Industrial killing farms for meat animals contain over one billion cattle, one billion pigs and shockingly 20 billion chickens at any one time. Is it really a surprise that these factory farms have been described, by experts in their fields as “incubators” for infectious agents that can easily move to human populations, causing a deadly pandemic at any given time.
Perhaps a pandemic of global proportions has to be the only way humans come to their senses and stop slaughtering sentient beings for food? If that is the case, then we as a sentient species are certainly not as intelligent and superior as we believe.
I know many ethical people who agree in principle that slaughtering animals is wrong. Killing them for food also “seems” morally wrong they’ll nod, as they wander into a fast food restaurant and begin chewing on chicken bones or eating ground cows in the form of a greasy burger?
Could it be that they don’t equate the cooked “meat” they’re happily munching; with the terrified, screaming being, fighting hopelessly for it’s life that the “meat” was, days previously?
Vedic literature, 5000 years old states, “One should treat animals such as deer, camels, asses, monkeys, mice, snakes, birds and flies exactly like one’s own son. How little difference there actually is between children and these innocent animals.” Srimad Bhagavatam 7: 14-9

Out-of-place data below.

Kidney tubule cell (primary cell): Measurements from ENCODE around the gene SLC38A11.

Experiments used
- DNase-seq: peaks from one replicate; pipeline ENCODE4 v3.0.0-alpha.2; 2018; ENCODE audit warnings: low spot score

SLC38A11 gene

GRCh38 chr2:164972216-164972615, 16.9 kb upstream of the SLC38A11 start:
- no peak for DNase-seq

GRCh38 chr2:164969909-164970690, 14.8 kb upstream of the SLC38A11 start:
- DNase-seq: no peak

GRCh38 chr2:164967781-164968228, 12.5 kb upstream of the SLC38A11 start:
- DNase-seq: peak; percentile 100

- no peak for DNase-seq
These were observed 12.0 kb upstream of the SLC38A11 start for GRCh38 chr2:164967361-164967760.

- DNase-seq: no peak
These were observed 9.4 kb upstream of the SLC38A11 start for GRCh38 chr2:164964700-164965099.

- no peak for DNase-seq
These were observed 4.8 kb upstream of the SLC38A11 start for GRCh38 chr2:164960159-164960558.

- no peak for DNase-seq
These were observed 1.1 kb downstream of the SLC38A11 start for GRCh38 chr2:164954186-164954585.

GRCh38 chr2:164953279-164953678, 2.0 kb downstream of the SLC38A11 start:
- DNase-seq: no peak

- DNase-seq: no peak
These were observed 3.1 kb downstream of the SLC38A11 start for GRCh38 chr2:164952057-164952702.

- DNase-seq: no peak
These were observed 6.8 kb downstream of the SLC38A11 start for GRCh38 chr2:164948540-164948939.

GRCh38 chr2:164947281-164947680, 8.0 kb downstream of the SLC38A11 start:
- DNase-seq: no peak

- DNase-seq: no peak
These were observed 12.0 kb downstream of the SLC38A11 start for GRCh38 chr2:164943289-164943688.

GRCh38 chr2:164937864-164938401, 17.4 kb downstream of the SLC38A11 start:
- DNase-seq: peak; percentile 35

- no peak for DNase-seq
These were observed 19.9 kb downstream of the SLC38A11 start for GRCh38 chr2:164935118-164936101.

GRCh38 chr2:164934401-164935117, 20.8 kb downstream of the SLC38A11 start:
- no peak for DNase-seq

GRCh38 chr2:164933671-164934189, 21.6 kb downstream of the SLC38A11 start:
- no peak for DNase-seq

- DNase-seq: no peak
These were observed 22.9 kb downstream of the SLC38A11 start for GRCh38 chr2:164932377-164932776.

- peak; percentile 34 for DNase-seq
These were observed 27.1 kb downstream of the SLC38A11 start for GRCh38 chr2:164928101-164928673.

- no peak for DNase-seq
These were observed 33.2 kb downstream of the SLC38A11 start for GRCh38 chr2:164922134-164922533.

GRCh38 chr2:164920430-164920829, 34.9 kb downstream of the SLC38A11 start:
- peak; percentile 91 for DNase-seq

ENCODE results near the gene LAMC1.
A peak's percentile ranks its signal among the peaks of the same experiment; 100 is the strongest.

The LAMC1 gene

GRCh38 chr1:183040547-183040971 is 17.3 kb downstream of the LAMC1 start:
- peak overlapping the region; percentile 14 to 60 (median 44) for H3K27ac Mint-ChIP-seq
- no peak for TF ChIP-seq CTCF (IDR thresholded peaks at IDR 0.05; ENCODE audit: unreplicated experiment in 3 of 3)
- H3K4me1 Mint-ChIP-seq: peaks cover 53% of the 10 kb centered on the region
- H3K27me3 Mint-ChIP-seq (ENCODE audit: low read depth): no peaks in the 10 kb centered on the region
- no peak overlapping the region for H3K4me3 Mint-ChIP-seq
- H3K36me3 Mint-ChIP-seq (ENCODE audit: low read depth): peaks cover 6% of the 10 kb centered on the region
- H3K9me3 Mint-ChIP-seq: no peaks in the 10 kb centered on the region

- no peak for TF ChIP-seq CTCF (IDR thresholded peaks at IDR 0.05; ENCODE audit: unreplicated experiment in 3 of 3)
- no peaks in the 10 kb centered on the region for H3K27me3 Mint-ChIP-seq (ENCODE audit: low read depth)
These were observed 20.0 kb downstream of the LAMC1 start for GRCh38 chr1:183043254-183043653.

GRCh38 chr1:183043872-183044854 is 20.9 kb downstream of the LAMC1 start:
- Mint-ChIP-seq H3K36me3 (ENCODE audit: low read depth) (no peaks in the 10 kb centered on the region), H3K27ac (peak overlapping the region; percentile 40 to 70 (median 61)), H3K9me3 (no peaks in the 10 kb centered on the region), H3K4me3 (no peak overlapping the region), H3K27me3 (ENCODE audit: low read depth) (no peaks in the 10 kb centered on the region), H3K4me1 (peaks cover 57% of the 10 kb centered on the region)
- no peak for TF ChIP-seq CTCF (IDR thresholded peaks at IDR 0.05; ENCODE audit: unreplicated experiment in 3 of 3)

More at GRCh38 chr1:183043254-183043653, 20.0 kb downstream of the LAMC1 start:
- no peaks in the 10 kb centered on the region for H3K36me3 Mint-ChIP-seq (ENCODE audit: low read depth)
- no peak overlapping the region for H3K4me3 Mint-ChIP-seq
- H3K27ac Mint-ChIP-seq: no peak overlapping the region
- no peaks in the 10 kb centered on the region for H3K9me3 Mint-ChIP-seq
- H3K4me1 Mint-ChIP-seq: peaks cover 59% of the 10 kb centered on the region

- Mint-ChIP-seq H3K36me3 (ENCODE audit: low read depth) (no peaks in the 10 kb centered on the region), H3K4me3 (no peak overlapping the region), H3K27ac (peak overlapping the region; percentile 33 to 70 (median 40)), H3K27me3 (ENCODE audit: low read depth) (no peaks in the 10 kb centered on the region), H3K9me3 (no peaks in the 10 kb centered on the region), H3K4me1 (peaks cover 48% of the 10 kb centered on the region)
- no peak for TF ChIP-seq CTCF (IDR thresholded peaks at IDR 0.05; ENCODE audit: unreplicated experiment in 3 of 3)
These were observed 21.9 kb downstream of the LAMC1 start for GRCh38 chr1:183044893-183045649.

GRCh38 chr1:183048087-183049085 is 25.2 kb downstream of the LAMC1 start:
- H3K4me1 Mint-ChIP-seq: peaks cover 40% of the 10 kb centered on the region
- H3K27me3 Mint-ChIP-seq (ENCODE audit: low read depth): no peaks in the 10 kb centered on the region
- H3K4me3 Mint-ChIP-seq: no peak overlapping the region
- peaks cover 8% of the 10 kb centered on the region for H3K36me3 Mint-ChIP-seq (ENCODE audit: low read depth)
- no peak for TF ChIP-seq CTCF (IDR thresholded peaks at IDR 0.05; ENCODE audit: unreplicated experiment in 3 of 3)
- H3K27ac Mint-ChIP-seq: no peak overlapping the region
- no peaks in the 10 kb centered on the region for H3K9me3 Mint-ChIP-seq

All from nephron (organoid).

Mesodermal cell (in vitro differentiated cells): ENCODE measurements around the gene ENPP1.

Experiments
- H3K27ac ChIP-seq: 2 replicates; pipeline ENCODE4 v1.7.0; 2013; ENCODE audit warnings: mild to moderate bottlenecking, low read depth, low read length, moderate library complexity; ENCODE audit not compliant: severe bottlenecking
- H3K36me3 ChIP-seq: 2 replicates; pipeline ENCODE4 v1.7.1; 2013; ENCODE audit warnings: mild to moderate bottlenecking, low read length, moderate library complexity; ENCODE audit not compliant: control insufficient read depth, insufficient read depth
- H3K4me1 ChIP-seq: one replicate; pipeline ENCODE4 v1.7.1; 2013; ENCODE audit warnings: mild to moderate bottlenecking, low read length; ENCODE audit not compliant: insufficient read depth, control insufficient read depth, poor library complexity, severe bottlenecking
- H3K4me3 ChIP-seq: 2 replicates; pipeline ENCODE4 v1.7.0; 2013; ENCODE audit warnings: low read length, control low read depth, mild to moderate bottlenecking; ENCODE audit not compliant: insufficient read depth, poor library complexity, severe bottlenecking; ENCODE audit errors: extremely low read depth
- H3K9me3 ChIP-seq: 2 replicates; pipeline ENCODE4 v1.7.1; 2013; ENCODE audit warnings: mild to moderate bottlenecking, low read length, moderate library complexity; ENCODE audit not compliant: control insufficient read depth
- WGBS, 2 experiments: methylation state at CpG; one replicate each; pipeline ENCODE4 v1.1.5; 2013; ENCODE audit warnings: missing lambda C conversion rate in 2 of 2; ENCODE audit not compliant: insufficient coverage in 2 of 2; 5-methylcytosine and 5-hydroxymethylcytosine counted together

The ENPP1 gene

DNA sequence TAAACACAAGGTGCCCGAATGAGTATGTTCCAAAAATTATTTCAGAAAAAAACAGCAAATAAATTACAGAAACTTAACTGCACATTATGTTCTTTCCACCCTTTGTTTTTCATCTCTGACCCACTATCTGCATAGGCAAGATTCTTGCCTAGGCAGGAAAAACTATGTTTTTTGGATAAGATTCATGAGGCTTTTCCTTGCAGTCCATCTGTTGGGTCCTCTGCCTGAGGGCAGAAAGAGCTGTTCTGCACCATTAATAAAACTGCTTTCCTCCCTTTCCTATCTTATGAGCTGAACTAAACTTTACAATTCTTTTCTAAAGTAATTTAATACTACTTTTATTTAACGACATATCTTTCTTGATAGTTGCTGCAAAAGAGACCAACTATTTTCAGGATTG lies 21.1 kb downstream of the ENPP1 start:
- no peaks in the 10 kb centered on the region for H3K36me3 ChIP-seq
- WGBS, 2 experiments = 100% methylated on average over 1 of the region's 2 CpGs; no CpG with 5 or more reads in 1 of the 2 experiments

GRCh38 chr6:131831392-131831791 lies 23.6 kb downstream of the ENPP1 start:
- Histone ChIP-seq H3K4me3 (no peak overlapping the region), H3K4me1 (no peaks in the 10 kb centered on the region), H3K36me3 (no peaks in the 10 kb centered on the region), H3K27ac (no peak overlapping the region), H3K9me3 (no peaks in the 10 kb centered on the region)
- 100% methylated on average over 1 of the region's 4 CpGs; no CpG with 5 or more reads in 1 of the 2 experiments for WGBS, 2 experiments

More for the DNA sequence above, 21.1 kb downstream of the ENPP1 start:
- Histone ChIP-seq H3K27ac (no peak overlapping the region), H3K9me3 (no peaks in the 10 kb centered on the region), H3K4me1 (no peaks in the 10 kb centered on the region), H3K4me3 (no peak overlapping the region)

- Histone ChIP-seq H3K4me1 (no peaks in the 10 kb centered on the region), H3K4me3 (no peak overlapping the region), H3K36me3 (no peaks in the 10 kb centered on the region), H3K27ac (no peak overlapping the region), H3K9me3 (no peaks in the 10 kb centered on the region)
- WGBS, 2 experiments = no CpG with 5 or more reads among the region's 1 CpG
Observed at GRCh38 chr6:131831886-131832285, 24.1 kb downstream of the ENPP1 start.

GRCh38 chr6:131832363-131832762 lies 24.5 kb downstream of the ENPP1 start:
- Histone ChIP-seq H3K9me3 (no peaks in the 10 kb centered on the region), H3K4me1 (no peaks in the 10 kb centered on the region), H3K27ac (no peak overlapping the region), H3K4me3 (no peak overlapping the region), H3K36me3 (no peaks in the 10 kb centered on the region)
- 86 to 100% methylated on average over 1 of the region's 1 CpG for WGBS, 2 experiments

The Christian Bible also states “Thou shalt not kill.” Interestingly, it was not translated “Thou shalt not murder thy fellow man.” “Killing” seems to be talking about “all.”
A committed veggie I know happily states that meat eaters “should” be allowed to eat meat. He then adds, as long as they slaughter it themselves of course. There are very few (actually hardly any) meat-eating friends I know, who would be capable of this. That’s his point I suppose, but perhaps we can convert simply by the aroma, taste and uniqueness of meat-free food, rather than by trying to shock?